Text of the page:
New Zealand Prime Minister Jacinda Ardern has visited Kilbirnie Mosque in the capital Wellington, two days after the terror attacks on mosques in Christchurch. The death toll of the attacks now stands at 50.

Wearing a black headscarf and embracing mourners, she was seen consoling the mosque-goers and was visibly moved as she spoke with them.

After her visit, Ardern said, “The message was one of gratitude for the outpouring of love that they have experienced from the people of Wellington, and an acknowledgement of the grief that the community feels.” Ardern went on to speak of New Zealand’s gun laws.

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She said they "need to change, regardless of what activity may or may not have happened with gun retailers. They will change."

A police spokesman in Christchurch described the attacks as “unprecedented”, and indeed they are the worst ever committed against the Muslim community in a Western country.

Noble acts of courage among the victims

Tales of heroism have been emerging as survivors give their accounts of the attacks. Farid Ahmad’s wife Husna was killed when she rushed back inside to rescue him.

The couple were attending the Al Noor Mosque, the first to be targeted, and Husna was seen helping get worshippers out of the women’s and children’s halls.

Heading back inside to find Farid, who is in a wheelchair, she was killed. When asked if he could forgive the perpetrator, now believed to be a lone attacker identified as Brenton Tarrant, Mr Ahmad said, “Of course. The best thing is forgiveness, generosity, loving and caring, positivity."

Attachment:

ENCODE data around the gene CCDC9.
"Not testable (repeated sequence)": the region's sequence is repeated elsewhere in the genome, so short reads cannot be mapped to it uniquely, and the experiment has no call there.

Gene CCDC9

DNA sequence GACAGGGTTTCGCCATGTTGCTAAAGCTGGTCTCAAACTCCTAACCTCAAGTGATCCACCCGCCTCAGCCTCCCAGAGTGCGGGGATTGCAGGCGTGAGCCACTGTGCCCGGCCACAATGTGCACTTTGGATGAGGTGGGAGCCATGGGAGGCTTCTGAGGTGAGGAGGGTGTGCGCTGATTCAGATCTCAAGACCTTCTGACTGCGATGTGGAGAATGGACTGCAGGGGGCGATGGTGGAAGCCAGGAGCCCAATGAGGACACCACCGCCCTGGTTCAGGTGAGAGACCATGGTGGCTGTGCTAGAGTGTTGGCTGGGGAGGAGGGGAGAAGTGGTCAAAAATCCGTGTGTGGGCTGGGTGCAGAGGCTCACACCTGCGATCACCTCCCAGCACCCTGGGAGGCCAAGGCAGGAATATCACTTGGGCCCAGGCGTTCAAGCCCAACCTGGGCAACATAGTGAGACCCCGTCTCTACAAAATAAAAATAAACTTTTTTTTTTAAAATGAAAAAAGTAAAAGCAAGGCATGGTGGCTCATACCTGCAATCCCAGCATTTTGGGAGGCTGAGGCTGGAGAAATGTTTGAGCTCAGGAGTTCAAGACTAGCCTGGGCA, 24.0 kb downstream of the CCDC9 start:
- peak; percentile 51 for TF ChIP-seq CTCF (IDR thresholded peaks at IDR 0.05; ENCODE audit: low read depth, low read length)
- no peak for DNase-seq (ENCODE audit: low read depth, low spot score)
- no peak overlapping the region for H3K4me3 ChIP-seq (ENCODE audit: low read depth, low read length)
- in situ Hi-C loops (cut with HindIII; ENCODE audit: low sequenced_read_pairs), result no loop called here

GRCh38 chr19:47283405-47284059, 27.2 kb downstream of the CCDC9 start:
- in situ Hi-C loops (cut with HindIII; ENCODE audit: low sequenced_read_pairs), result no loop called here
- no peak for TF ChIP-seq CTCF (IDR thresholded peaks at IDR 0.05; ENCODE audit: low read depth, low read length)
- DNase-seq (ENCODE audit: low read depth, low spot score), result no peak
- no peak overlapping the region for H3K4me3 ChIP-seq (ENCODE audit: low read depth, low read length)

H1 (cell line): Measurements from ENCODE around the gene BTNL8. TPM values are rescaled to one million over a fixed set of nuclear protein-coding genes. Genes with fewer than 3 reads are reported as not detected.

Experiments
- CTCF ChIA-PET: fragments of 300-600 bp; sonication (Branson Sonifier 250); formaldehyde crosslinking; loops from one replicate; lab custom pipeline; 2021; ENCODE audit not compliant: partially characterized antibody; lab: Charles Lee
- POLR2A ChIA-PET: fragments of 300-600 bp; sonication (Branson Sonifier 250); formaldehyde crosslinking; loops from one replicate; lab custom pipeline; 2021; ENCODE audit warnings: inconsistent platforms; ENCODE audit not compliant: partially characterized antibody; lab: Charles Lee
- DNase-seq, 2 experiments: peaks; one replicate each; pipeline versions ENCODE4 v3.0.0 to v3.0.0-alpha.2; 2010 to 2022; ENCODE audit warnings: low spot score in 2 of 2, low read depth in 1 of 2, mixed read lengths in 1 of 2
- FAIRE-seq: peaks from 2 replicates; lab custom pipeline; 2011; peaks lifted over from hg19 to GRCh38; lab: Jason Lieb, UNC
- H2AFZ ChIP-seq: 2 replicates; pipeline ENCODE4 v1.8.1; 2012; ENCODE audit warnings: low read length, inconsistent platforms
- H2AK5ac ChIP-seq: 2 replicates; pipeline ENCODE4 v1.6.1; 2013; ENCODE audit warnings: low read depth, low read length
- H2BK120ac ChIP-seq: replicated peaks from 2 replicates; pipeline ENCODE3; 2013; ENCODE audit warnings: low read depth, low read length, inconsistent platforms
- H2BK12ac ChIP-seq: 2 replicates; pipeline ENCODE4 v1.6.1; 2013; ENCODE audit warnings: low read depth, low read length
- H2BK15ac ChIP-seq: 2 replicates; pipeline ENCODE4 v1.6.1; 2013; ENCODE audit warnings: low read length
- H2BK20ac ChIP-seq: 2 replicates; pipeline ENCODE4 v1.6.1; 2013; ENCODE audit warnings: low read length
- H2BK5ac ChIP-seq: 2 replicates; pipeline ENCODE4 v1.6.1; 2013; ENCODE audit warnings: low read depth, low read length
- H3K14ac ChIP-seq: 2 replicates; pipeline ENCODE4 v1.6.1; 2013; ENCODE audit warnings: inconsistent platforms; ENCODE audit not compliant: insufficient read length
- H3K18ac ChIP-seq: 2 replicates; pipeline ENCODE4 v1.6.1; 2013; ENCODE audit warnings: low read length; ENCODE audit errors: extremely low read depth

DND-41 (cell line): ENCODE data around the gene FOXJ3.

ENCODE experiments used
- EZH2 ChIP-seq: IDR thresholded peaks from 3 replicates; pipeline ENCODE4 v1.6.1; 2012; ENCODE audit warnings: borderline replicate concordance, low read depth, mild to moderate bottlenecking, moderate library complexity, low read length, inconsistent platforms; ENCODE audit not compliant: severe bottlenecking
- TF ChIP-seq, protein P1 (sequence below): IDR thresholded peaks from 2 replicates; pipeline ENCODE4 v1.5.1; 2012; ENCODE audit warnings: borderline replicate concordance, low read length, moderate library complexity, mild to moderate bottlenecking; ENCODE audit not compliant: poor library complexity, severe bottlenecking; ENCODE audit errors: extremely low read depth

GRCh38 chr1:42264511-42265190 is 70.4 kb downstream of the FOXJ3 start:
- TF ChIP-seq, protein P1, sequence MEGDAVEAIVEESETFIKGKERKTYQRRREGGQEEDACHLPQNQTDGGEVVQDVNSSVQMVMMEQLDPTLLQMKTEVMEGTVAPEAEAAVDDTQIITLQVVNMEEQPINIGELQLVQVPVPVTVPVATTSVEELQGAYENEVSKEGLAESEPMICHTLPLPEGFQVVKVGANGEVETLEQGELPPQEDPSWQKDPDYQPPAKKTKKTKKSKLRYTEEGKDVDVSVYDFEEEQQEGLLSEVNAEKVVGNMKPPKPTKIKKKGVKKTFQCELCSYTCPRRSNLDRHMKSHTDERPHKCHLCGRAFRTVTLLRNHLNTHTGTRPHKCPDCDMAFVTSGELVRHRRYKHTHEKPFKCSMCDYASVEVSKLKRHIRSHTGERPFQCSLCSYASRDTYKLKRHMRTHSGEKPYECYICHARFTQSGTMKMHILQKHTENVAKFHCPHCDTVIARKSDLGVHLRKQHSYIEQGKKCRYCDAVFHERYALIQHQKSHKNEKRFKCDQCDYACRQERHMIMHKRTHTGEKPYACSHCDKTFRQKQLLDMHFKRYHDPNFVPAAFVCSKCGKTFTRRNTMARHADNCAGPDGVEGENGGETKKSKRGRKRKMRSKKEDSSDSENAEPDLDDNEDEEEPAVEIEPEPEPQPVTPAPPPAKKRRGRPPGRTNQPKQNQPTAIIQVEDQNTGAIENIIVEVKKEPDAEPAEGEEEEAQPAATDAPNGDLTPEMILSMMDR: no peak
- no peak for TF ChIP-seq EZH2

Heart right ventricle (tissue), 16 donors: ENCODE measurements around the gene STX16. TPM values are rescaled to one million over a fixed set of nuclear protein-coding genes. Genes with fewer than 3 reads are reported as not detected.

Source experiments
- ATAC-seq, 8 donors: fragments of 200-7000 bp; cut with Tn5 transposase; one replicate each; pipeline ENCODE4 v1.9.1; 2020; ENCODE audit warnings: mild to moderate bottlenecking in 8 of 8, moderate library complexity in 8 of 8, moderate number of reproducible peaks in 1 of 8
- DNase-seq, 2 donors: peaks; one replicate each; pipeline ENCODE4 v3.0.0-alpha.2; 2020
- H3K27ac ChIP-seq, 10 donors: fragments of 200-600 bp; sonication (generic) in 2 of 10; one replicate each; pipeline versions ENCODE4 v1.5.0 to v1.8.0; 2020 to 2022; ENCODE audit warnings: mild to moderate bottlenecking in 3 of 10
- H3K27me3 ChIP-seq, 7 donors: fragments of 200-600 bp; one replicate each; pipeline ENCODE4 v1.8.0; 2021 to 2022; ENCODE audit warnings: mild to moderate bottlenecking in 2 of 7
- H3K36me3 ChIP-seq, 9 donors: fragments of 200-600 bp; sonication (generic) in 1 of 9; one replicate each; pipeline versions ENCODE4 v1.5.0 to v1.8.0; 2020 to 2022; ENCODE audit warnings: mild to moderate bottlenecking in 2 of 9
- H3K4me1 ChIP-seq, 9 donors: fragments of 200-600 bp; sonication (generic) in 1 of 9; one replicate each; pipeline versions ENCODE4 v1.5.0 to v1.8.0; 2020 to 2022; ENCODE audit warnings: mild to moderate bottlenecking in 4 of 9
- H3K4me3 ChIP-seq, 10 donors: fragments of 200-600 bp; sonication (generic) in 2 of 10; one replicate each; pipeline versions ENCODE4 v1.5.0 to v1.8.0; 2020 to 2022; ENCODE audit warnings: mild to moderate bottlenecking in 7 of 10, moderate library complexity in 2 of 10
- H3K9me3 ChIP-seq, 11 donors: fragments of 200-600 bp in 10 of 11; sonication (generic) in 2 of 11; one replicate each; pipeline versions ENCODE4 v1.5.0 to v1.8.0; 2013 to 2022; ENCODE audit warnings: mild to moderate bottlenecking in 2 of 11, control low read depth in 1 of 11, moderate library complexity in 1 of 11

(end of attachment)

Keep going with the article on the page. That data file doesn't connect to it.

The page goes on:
In the UK, Prime Minister Theresa May released a statement where she said, “The UK stands ready to support New Zealand however we can.

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Through terror attacks that have taken place on UK soil, we know only too well the pain that such horrifying attacks can cause.”

Four arrested in Greater Manchester for racist abuse

Meanwhile, four people have been arrested in separate incidents in the UK following racist abuse concerning the attacks.

Officers attended Rochdale after receiving reports that a taxi driver was harassed with threatening language related to the events in New Zealand. A man and woman were arrested.

Separately and also in Rochdale, a woman was arrested and kept for questioning following comments made online. A man in Oldham was also held by police after pledging his support for the attacker online.

Russ Jackson, Assistant Chief Constable of Greater Manchester Police, described these actions as “frankly disgusting” and stressed they would not be tolerated.

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He emphasised that these were, however, a “small number” of incidents, and stated, “It is absolutely clear that compassion, support is how the overwhelming majority of people feel and, as always, Greater Manchester stands together.”

Manchester was the site of the Arena attack which claimed 22 lives and injured 139 in 2017.